posted 09-28-2004 04:49 PM ET (US)
John - I may agree with K Albus. Those sure do look like Chinook to me also. The steelhead that I have caught have longer and slender bodies, smaller mouths, and a thicker tail before the tailfin.
I have heard there are several variations of Steelhead in the Lakes, and the one we catch down here in Lake Michigan is usually a Skamania Steelhead. I'm pretty sure yours are not Skamania.
Did these do a lot of jumping when hooked, which is usually the giveaway of a steelhead? They also tend to be hooked within 15' of the surface.
posted 09-28-2004 05:41 PM ET (US)
Still think they were steelhead; I agree, probably not skamania. I'm basing my strongest case currently on the mouth and gums, neither of which were black. I reviewed some photos I didn't post of the 3 smallest (8#, 12# and 15#) laying together on the dock, taken from 3 different angles, and the mouths and gums were clearly white, and the tails when fully spread were square. All five salmonoids were clearly the same species, whatever they were.
More research tonight (and I welcome any expert opinion).
posted 09-28-2004 05:56 PM ET (US)
Any of you PNW salmon pros out there with an opinion?
posted 09-28-2004 06:12 PM ET (US)
By no means am I a Pro, but Chinook Salmon: Large black spots on back, dorsal fin, and both the upper and lower lobes of the tail. Dark mouth with a black gum line. Average size scales. Siver pigment on tail. Prominent teeth. This description is from the Washington Department of Fish and Wildlfe. I have not seen one that was not already in the grocery store for so long I have forgotten what they look like. Do I sound bitter? They look like Chinook, but the lack of the black gum line is puzzeling. John
posted 09-29-2004 09:44 AM ET (US)
There are two clues which really stand out to me indicating that your fish were king salmon. The first the appearance of the fish. Steelhead are generally a lot more "silvery". Although they darken up before spawning, in my experience they don't turn as dark as king salmon do when they spawn, which is at this time of year.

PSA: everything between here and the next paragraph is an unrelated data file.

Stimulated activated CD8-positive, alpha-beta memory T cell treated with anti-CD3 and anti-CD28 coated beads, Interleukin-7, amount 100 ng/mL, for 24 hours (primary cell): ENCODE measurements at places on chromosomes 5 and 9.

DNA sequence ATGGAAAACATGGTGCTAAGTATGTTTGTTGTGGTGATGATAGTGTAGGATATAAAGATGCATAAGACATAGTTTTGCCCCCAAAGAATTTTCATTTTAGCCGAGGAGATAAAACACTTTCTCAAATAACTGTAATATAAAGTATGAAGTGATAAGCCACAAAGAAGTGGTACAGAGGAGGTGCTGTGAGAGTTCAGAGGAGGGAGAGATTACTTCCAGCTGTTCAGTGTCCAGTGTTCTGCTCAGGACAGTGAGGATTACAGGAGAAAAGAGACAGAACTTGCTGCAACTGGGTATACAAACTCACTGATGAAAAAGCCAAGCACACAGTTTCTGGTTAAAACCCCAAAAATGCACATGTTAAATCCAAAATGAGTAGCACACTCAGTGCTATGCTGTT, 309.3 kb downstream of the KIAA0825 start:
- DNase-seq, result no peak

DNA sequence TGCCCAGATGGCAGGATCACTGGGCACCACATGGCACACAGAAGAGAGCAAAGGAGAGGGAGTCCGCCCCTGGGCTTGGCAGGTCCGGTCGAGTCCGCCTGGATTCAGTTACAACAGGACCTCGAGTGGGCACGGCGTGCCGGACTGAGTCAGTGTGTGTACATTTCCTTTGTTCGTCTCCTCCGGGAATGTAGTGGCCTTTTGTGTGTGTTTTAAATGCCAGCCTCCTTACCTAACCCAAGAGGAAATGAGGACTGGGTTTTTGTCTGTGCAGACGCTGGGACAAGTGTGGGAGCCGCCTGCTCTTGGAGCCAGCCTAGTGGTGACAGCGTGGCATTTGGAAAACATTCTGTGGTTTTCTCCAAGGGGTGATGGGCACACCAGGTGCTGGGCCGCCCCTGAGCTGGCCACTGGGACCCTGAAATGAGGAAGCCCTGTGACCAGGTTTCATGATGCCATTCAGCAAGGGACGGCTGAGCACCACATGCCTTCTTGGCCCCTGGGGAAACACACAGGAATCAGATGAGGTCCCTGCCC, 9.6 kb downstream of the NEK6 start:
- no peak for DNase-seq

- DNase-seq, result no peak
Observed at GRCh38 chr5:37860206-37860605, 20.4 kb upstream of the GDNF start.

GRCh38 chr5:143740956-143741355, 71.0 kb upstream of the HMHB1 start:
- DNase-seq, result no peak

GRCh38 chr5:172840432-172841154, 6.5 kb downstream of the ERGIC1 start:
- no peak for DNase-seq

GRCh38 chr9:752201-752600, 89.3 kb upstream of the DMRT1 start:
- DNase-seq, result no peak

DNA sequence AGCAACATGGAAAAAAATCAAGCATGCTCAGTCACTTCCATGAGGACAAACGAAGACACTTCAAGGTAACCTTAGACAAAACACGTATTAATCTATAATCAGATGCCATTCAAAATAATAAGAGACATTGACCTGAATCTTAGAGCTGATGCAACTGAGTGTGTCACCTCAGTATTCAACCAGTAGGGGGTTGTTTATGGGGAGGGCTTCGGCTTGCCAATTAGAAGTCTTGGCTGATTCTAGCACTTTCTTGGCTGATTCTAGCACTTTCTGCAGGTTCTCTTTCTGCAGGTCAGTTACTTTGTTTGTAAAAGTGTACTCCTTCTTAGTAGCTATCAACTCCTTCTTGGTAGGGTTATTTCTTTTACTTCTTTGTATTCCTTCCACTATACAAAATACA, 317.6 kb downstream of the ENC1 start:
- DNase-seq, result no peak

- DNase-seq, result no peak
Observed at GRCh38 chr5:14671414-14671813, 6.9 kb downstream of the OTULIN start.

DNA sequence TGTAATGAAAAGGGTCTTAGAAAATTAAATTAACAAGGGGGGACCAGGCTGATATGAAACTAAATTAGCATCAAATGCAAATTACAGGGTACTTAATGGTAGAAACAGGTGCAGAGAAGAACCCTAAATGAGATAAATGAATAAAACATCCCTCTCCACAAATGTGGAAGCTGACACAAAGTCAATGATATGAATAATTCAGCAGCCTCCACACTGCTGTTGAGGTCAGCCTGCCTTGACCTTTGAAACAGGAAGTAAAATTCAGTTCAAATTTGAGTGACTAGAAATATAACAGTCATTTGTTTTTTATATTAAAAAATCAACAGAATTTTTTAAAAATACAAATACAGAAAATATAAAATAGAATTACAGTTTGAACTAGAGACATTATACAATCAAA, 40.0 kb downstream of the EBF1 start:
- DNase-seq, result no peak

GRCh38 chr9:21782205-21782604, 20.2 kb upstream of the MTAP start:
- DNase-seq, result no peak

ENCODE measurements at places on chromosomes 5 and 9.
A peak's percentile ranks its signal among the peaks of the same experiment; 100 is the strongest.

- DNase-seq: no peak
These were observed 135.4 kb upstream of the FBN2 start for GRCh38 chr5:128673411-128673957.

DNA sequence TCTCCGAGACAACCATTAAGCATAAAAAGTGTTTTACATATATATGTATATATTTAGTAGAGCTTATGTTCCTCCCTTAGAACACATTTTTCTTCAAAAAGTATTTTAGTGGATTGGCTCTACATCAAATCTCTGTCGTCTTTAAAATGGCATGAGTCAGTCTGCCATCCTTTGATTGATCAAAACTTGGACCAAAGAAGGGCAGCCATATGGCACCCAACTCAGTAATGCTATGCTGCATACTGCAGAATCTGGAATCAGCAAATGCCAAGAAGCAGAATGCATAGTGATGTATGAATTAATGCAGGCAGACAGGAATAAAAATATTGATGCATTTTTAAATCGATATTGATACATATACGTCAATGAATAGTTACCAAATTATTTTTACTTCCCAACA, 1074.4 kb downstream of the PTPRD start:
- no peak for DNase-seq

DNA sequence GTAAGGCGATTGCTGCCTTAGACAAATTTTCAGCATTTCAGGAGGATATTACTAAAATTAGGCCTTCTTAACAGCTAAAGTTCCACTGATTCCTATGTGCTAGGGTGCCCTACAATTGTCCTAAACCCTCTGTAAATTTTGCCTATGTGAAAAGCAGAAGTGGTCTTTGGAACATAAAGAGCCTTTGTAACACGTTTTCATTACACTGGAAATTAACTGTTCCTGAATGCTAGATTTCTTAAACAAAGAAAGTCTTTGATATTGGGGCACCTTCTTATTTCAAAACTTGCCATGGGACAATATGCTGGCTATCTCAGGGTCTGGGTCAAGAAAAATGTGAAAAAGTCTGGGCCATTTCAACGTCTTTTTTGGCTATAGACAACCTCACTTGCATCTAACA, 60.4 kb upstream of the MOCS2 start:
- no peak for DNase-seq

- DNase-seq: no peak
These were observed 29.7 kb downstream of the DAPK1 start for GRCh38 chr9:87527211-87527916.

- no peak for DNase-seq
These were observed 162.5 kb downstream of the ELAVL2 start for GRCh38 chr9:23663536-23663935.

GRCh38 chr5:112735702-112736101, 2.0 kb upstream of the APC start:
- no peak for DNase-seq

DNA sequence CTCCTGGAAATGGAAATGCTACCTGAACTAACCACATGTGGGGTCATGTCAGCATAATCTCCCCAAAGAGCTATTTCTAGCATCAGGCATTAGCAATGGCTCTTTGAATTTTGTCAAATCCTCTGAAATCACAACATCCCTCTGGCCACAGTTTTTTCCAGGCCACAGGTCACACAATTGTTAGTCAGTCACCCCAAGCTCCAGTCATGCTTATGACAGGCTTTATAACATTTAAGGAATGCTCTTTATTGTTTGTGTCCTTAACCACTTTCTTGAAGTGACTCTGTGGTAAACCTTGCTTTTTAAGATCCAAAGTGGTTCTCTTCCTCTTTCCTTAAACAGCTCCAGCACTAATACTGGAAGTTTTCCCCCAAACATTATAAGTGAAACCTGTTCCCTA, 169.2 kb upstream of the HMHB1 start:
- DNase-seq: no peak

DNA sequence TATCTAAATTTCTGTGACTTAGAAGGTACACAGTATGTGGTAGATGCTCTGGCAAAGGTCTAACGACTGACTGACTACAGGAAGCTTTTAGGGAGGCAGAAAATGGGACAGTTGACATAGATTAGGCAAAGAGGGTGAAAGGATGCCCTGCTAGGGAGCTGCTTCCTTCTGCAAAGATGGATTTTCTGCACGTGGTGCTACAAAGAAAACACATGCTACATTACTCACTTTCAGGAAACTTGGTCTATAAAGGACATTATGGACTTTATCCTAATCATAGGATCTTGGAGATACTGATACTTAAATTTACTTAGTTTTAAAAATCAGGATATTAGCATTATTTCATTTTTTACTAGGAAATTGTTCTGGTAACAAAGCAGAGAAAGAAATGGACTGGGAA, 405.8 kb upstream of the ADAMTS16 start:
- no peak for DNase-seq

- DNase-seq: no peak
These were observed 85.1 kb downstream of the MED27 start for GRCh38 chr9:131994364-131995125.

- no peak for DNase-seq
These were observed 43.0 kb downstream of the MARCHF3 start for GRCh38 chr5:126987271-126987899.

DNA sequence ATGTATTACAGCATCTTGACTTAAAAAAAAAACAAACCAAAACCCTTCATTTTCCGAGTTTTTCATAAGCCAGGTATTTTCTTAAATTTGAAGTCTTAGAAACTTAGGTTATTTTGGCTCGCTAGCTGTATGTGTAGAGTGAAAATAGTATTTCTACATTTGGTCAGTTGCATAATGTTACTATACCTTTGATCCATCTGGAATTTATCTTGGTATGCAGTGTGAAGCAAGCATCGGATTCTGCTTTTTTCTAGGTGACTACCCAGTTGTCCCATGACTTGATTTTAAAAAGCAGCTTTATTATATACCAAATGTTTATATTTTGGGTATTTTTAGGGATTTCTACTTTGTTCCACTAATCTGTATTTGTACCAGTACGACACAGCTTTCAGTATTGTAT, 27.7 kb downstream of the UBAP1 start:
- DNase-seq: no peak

With regard to the mouths, a king salmon's mouth is not usually entirely black. There is often a lot of white coloring, with black around the gums. If the fish were in fact steelhead, the entire mouth and gums would most likely be white, with no black coloration whatsoever.
The next clue, which stands out the most to me, is the size of the fish you caught. While steelhead can grow to 20 pounds or more, they usually average about 12 pounds or less. It would be unusual, although admittedly not impossible, to catch so many large steelhead without also catching a number of smaller steelhead.
The size of your fish is also consistent with many news reports this year indicating that the size of king salmon in Lake Huron would be smaller this year than in years past as the result of a decline in baitfish populations. In years past, king salmon caught at this time of the year would usually weigh anywhere from 15 to 35 pounds. This year, however, must of the fish have been less than 20 pounds. The diminished baitfish stock also makes it less likely that somebody would catch a number of very large steelhead.
As Larry stated, if they were steelhead, they most likely would have jumped out of the water while you were fighting them. Do you remember that happening?
Anyways, no matter what type of fish they were, you clearly had a good of fishing. That's all that really matters.
posted 09-29-2004 10:34 AM ET (US)
I'm beginning to waffle now - I've reviewed about every on-line source of visual identification I can find, along with the Ontario annual fishing guide and the Great Lakes Sportsmen's Gamefish poster, and I guess I'm starting to lean towards Kings too, although with some confusion still.
I initially thought the first one was a salmon (the 20 pounder), but when I got back to camp and compared the fish with the identification in the Ontario fishing guide, the preponderence of evidence pointed to steelhead, according to their descriptions. All the fish were caught trolling with downriggers at 30' to 35' in 35' to 60' of water near the mouth (within say 3/8 mile) of a small cascading creek that (believe me) could not be negotiated upstream by any fish. Some of them broke the water while fighting (not all) and one or two broke the water more than once. None spectacularly. All the fish when in the water and before they were netted and brought aboard, were *very* clearly spotted over their entire bodies. Those spots faded pretty quickly once brought aboard, and the spots that remained were largely across the back and on the tail, in radiating rows.